The institutional review board
Mesenchymal stem cells
Peripheral arterial disease
- TcpO2 :
Transcutaneous oxygen pressure
Umbilical cord mesenchymal stem cell
Visual analogue scale
The World Health Organization
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This study was in part supported by the Grant for Clinical Research in Xi’an Jiaotong University (Grant No. XJTU1AF-CRF-2016-023) and Start-up Grant for Stem Cell Regenerative Medicine in Guangzhou Women and Children’s Medical Centre (Grant No. 5001-4001010). We acknowledge the hospital staff for their assistance in data collection.
This study was in part supported by the Grant for Clinical Research in Xi’an Jiaotong University (Grant No. XJTU1AF-CRF-2016-023) and Start-up Grant for Stem Cell Regenerative Medicine in Guangzhou Women and Children’s Medical Centre (Grant No. 5001-4001010).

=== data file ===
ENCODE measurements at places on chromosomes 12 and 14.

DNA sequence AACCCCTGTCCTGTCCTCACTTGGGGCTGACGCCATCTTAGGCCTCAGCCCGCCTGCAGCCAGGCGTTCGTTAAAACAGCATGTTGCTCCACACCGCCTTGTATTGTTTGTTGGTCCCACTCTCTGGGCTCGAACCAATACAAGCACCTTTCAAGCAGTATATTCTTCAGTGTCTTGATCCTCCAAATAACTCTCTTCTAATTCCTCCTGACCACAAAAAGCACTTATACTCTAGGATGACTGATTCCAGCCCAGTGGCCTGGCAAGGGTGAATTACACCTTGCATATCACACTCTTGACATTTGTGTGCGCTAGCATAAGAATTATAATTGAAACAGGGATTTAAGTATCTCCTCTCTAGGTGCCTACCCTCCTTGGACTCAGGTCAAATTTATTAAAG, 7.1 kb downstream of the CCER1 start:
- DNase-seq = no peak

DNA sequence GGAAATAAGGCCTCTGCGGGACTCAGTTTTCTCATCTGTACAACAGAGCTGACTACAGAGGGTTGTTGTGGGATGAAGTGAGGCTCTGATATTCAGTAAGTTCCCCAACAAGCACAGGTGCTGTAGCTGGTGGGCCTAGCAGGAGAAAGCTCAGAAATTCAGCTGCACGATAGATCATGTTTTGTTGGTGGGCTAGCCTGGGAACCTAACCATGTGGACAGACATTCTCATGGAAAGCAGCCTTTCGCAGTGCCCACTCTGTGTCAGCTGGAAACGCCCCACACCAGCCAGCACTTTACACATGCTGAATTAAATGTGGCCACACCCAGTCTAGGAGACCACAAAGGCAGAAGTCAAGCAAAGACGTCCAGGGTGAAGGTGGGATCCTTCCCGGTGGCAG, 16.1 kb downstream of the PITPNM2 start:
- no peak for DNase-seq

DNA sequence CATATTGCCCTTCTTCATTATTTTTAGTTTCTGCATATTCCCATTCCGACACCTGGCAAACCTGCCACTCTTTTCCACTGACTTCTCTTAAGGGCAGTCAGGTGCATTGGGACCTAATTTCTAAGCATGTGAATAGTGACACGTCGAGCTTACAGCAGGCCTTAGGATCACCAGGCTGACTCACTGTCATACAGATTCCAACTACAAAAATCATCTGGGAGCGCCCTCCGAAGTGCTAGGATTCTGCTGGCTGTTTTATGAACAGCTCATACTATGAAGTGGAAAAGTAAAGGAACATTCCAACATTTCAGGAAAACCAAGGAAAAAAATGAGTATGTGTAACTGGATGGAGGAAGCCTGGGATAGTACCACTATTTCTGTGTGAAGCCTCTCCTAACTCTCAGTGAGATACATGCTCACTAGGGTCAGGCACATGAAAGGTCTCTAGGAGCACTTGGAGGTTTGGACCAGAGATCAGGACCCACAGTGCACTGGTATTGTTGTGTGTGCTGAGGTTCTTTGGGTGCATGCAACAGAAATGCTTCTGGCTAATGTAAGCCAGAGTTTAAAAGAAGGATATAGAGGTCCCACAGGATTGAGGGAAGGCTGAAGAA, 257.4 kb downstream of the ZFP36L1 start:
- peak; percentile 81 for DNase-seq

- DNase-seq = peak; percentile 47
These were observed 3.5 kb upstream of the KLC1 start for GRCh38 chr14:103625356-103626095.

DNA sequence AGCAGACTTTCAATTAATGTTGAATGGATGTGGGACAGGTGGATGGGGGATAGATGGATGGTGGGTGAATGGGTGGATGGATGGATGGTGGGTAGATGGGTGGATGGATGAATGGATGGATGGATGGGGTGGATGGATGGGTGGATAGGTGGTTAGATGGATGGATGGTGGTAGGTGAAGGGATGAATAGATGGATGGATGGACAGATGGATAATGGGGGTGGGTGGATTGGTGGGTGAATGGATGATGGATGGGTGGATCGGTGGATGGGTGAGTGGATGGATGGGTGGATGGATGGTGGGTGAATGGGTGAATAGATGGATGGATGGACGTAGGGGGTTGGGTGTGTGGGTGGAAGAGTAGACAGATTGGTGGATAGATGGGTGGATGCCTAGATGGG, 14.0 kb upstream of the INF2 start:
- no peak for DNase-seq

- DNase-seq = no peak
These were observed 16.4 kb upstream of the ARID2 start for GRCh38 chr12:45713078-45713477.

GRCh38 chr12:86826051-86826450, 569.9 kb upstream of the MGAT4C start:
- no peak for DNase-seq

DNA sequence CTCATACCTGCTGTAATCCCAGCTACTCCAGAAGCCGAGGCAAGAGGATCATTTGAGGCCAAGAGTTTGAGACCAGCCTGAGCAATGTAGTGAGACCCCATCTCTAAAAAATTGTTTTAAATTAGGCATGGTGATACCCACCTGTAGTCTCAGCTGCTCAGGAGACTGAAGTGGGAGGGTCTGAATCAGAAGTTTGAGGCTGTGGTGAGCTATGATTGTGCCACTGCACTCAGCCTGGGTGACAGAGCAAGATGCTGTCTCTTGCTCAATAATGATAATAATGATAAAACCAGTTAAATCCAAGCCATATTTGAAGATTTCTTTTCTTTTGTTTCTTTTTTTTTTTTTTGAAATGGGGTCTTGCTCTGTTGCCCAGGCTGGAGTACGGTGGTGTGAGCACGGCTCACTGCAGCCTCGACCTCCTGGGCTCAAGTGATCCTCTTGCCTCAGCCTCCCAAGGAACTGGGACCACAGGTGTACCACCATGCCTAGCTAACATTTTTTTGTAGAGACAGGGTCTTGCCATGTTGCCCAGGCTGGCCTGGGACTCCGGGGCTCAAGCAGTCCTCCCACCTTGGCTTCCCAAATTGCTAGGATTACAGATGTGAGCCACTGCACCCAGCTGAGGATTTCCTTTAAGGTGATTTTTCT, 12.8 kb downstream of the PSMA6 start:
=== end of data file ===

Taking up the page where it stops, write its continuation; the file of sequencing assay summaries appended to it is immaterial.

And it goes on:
Ethics approval and consent to participate
Ethical approval was available from the institutional review board (IRB) of the Affiliated Taihe Hospital of Hubei University of Medicine (ethical approval 20090903). Written informed consent was obtained from the patients before data collection.
Consent for publication
Written informed consent for publication was obtained from the patients before data collection.
The authors declare that they have no competing interests.
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Additional file 1: Table S1.
Wagner grades: a classification system for diabetic foot ulcer. Table S2. Rutherford category: Clinical categories of chronic limb ischemia. Table S3. Basic treatments. Table S4. The empirical regimens of antibiotics for infected ulcers. Table S5 hUC-MSC treatments. Text S1. Measurement methods of ulcer area. Text S2. Visual analogue scale (VAS).
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Zhang, C., Huang, L., Wang, X. et al. Topical and intravenous administration of human umbilical cord mesenchymal stem cells in patients with diabetic foot ulcer and peripheral arterial disease: a phase I pilot study with a 3-year follow-up. Stem Cell Res Ther 13, 451 (2022). https://doi.org/10.1186/s13287-022-03143-0
- Diabetic foot ulcer
- Diabetes complications
- Human umbilical cord mesenchymal stem cells
- Peripheral arterial disease